Physical therapy can help improve mobility, strengthen muscles, reduce pain, and enhance overall quality of life.

Are there any lifestyle changes I should make if I have a spinal tumor?

Maintaining a healthy lifestyle, including regular exercise, a balanced diet, and avoiding smoking, can help improve overall health and aid in recovery.

How do I cope with the mental and emotional impact of having a spinal tumor?

Seeking support from mental health professionals, joining support groups, and staying connected with loved ones can help manage the emotional burden.

What is the role of self-assessment tools in managing spinal tumors?

Self-assessment tools enable patients to directly report their health status, helping healthcare providers better understand the patient’s experience and adjust treatment plans accordingly.

What is the role of self-assessment tools in managing spinal tumors?

Self-assessment tools enable patients to directly report their health status, helping healthcare providers better understand the patient’s experience and adjust treatment plans accordingly.

How do bone metastases affect the spine?

Bone metastases can weaken the spine, leading to fractures, spinal instability, and compression of the spinal cord or nerves.

What is hypercalcemia and how is it related to spinal tumors?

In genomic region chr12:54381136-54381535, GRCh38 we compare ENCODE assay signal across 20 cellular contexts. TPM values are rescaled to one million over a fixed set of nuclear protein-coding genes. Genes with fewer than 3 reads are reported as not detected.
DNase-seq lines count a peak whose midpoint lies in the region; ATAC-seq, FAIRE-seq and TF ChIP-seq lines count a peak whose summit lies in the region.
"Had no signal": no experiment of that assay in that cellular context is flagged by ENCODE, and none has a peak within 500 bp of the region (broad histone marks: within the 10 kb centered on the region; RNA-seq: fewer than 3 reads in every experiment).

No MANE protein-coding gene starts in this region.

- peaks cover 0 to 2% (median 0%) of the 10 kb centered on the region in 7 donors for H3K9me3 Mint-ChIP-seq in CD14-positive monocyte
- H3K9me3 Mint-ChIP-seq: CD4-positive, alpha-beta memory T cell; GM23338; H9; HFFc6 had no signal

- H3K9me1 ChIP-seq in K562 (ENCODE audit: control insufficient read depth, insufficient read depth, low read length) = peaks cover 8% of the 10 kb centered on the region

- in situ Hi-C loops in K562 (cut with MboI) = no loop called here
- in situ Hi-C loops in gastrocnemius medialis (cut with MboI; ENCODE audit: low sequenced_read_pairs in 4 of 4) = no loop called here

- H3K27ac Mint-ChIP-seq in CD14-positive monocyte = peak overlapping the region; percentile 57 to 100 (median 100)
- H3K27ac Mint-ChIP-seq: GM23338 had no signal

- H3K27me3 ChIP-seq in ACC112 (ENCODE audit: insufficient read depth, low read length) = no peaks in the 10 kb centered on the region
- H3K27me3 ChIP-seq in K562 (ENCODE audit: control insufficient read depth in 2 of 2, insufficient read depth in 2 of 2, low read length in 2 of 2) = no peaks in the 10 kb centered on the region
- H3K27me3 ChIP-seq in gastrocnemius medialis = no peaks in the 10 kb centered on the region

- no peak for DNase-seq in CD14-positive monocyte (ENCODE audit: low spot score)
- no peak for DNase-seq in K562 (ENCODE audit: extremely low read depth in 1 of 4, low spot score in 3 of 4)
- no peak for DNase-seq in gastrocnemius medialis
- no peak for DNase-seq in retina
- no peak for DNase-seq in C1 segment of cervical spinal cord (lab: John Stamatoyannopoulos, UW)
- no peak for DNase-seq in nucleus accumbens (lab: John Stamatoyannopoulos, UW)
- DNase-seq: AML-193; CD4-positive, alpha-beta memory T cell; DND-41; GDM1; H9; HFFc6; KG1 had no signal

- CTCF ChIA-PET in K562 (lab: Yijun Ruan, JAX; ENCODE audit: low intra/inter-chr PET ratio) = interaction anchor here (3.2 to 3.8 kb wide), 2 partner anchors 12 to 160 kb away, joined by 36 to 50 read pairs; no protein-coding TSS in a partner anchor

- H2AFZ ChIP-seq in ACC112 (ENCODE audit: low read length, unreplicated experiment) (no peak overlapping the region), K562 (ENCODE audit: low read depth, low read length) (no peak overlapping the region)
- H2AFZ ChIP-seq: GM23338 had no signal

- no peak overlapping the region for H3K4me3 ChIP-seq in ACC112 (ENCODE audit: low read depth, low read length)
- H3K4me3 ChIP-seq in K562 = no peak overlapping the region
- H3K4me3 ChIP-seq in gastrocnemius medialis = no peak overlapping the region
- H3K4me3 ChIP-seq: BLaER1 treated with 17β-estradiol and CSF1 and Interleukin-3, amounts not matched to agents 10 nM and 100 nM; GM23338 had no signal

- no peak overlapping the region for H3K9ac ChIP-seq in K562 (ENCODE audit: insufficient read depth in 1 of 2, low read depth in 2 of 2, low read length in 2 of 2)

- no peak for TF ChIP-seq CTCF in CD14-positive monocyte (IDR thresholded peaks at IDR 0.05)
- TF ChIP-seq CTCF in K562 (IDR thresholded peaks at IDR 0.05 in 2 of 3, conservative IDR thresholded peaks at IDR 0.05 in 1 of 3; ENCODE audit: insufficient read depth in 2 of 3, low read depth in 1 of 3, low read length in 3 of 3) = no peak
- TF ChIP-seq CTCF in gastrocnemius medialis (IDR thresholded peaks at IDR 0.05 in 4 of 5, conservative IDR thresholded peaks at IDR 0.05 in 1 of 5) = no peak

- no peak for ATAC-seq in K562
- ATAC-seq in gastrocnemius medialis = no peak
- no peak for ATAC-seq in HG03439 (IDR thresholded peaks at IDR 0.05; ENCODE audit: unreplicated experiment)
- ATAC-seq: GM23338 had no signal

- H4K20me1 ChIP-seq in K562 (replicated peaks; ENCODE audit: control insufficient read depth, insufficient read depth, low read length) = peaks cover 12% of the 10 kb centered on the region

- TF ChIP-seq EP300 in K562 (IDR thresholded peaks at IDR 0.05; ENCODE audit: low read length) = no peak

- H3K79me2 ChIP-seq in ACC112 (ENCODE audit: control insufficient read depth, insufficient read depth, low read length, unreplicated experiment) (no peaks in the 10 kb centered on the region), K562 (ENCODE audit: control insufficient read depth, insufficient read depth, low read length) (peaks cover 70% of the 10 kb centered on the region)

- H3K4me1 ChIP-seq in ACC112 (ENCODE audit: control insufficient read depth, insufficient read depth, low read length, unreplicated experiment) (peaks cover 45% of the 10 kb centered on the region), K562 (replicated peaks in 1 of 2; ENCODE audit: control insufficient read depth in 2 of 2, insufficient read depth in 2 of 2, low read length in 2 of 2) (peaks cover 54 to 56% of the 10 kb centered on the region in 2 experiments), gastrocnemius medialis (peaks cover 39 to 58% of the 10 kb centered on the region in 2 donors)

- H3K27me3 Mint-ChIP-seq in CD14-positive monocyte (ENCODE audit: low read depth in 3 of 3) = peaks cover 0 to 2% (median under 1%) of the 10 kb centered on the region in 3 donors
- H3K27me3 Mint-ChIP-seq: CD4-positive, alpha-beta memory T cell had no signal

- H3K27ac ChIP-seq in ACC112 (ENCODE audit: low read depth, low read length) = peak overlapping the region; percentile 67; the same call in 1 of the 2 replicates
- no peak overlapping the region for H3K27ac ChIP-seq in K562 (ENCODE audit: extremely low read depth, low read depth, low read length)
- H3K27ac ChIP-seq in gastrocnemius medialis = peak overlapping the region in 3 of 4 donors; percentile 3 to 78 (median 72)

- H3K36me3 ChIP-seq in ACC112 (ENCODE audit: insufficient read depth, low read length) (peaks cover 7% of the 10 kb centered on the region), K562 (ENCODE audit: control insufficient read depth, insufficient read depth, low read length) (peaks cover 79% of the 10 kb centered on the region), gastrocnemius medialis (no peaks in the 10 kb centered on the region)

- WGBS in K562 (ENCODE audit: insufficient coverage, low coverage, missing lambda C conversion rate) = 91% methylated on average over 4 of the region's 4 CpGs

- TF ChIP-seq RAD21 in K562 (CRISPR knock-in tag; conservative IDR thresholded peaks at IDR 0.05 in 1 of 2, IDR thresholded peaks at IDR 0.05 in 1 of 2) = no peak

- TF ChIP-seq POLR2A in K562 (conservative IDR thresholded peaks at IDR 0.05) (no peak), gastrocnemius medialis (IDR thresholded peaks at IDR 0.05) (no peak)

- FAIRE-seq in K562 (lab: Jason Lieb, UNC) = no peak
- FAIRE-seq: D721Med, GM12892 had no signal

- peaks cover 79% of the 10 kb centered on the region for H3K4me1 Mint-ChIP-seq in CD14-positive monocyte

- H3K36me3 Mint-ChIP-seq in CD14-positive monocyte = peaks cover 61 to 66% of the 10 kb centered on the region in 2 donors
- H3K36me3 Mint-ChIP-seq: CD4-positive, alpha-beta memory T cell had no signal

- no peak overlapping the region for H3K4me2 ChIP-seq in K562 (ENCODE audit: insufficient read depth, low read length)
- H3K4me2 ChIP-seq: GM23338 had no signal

Hypercalcemia is a condition of elevated calcium levels in the blood, often caused by bone metastases, leading to symptoms like nausea, vomiting, confusion, and cardiac issues.

What are the psychosocial impacts of having a spinal tumor?

Psychosocial impacts include anxiety, depression, social isolation, and changes in family dynamics and employment status.

Why is there a lack of standardized outcome measures for spinal tumor patients?

The variability in tumor types, locations, and individual patient conditions makes it challenging to develop universally applicable outcome measures.

How does the International Classification of Functioning, Disability, and Health (ICF) help in managing spinal tumors?

The ICF provides a comprehensive framework for evaluating the impact of spinal tumors on a patient’s life, helping to standardize assessments and improve treatment planning.

What are bisphosphonates and how do they help with spinal tumors?

Bisphosphonates are medications that help strengthen bones and reduce the risk of fractures in patients with bone metastases.

What advancements have been made in the surgical treatment of spinal tumors?

Advances include minimally invasive techniques, better imaging for preoperative planning, and enhanced postoperative care, which improve outcomes and reduce recovery times.

What is antiangiogenic tumor modulation?

Antiangiogenic therapy aims to inhibit the growth of new blood vessels that tumors need to grow, thereby slowing tumor progression.

How can stereotactic radiotherapy benefit spinal tumor patients?

Stereotactic radiotherapy delivers precise, high-dose radiation to the tumor while sparing surrounding healthy tissue, offering effective treatment with fewer side effects.

What should I discuss with my orthopedic surgeon during a consultation about spinal tumors?

Discuss the type and stage of the tumor, treatment options, potential risks and benefits, expected outcomes, pain management strategies, and the impact on quality of life.

Dr Vedant Vaksha

I am Vedant Vaksha, Fellowship trained Spine, Sports and Arthroscopic Surgeon at Complete Orthopedics. I take care of patients with ailments of the neck, back, shoulder, knee, elbow and ankle. I personally approve this content and have written most of it myself.

Please take a look at my profile page and don't hesitate to come in and talk.